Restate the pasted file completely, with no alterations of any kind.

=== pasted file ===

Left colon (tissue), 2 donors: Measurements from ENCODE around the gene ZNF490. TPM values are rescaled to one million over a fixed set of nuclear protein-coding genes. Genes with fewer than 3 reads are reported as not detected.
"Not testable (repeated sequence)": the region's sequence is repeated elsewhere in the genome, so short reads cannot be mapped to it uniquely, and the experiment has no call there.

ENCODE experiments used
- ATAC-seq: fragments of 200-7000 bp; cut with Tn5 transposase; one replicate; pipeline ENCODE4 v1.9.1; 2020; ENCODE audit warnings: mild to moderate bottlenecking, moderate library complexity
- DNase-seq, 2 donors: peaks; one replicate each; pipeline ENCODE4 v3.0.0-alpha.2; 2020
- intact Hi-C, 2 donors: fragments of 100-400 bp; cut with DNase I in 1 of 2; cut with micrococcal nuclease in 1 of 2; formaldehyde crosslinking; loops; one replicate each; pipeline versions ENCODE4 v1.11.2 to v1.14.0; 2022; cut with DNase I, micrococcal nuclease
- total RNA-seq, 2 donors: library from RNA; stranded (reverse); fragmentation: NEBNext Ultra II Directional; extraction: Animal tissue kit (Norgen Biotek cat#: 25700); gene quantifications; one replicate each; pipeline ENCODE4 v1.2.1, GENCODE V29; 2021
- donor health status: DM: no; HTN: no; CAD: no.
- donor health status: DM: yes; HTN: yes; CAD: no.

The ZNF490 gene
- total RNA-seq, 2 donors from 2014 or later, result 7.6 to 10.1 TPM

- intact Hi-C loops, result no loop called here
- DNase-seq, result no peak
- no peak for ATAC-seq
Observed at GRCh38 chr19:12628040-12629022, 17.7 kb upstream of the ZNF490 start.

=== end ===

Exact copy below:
Left colon (tissue), 2 donors: Measurements from ENCODE around the gene ZNF490. TPM values are rescaled to one million over a fixed set of nuclear protein-coding genes. Genes with fewer than 3 reads are reported as not detected.
"Not testable (repeated sequence)": the region's sequence is repeated elsewhere in the genome, so short reads cannot be mapped to it uniquely, and the experiment has no call there.

ENCODE experiments used
- ATAC-seq: fragments of 200-7000 bp; cut with Tn5 transposase; one replicate; pipeline ENCODE4 v1.9.1; 2020; ENCODE audit warnings: mild to moderate bottlenecking, moderate library complexity
- DNase-seq, 2 donors: peaks; one replicate each; pipeline ENCODE4 v3.0.0-alpha.2; 2020
- intact Hi-C, 2 donors: fragments of 100-400 bp; cut with DNase I in 1 of 2; cut with micrococcal nuclease in 1 of 2; formaldehyde crosslinking; loops; one replicate each; pipeline versions ENCODE4 v1.11.2 to v1.14.0; 2022; cut with DNase I, micrococcal nuclease
- total RNA-seq, 2 donors: library from RNA; stranded (reverse); fragmentation: NEBNext Ultra II Directional; extraction: Animal tissue kit (Norgen Biotek cat#: 25700); gene quantifications; one replicate each; pipeline ENCODE4 v1.2.1, GENCODE V29; 2021
- donor health status: DM: no; HTN: no; CAD: no.
- donor health status: DM: yes; HTN: yes; CAD: no.

The ZNF490 gene
- total RNA-seq, 2 donors from 2014 or later, result 7.6 to 10.1 TPM

- intact Hi-C loops, result no loop called here
- DNase-seq, result no peak
- no peak for ATAC-seq
Observed at GRCh38 chr19:12628040-12629022, 17.7 kb upstream of the ZNF490 start.